Steve Jobs: 1955-2011

by justindburton on October 6, 2011

The passing of Steve Jobs is a cause for mourning for many in the United States and across the world. A quick flip of the TV channels or scan through Google indicates that his death is foremost on the public’s mind this morning.

As a blog dedicated to the consumption and analysis of popular music, it seems appropriate that we provide a post for discussion of the man most closely associated with the digital music age.

Several questions suggest themselves, though I present these not to limit the potential scope of discussion:

  • To what extent do we credit Steve Jobs (solely) with changing the way music is consumed? Certainly the iPod/iTunes combo was one of many competitors trying to harness digital music in the early Aughts, and certainly Jobs didn’t invent the iPod himself. But obviously the iPod/iPhone/iPad line has become synonymous with mobile consumption of digital media, and Jobs played a large role in the commodification of these devices and the content they deliver. Another way to ask this question might be this: to properly understand digital music consumption, do we need extensive information about Jobs, or do we consider him the most prominent figure in a culture but not integral to understanding how that culture works?
  • A follow-up to the above question might be to think about the standards we could attribute to iPod/iTunes that we wouldn’t consider credits. ie, if Apple (and perhaps Steve Jobs) is the primary architect of our digital music age, in what ways has the company and its gizmos curtailed possible innovations or modes of listening?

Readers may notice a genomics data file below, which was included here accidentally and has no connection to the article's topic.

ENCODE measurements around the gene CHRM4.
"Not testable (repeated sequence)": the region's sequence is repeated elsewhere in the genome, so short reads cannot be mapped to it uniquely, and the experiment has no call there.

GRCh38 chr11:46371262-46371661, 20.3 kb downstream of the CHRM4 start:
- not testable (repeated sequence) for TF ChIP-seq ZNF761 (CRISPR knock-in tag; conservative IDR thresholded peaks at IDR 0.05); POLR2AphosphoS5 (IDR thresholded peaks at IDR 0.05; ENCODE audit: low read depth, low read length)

• The outpouring of emotion for Jobs seems unique. It’s difficult to imagine this level of praise and reflection upon the death of any other technology giant (maybe I’m wrong?). Because of the personalized nature of the products Apple has become best-known for in the last decade, consumers seem to feel a personal connection to Jobs himself – the charismatic wizard who would delight us each summer with the presentation of a new generation of iSomething. It seems a curious study to consider how Jobs cultivated this image and how Apple itself has evolved from elitist outside (remember the 1984 Super Bowl ad?) to likable front-runner. It seems that much of the discussion of Jobs this morning incorporates all of the most positive traits of both the Outsider and Front-runner personae of Apple. Being adored or championed both when behind and when in the lead reflects a remarkably smooth transition that many other public figures have tried and failed to navigate. How did Jobs/Apple do it?
  • The phrasing of the last question suggests an intriguing study of identity. Jobs’ identity is nearly indistinguishable from Apple’s. What do we make of the conflation of a human with a corporate/technological entity? And how might we read Jobs as a part of the author-function – an innovator whose death was consumed by many via the portable devices he’s credited with inventing.

{ 2 comments }

Jason Lee Oakes October 6, 2011 at 1:11 pm

An interesting discussion on WNYC this morning: http://www.wnyc.org/shows/bl/2011/oct/06/steve-jobs-legacy/

Justin Burton October 8, 2011 at 4:31 am

Eric Harvey’s piece on Jobs is available at the pitchfork site (http://pitchfork.com/features/articles/8685-steve-jobs/). He has a rather eloquent section on the Jobs/Apple identity conflation:

“We love Steve Jobs because he stands for Apple, and Apple is one of the most uniformly admired brands to ever exist. After the iTunes Music Store launched, however, Jobs was suddenly the savior of the recording and retail industries– much to the disdain, it bears mentioning, of CD pressing plants and independent record stores. Jobs’ likeness– his geeky cool– was projected onto the freshly stark-white Apple brand, which wasn’t quite a music business, but was suddenly much, much more than a company that made computers for graphic-design and video geeks.”

Comments on this entry are closed.

Previous post:

Next post: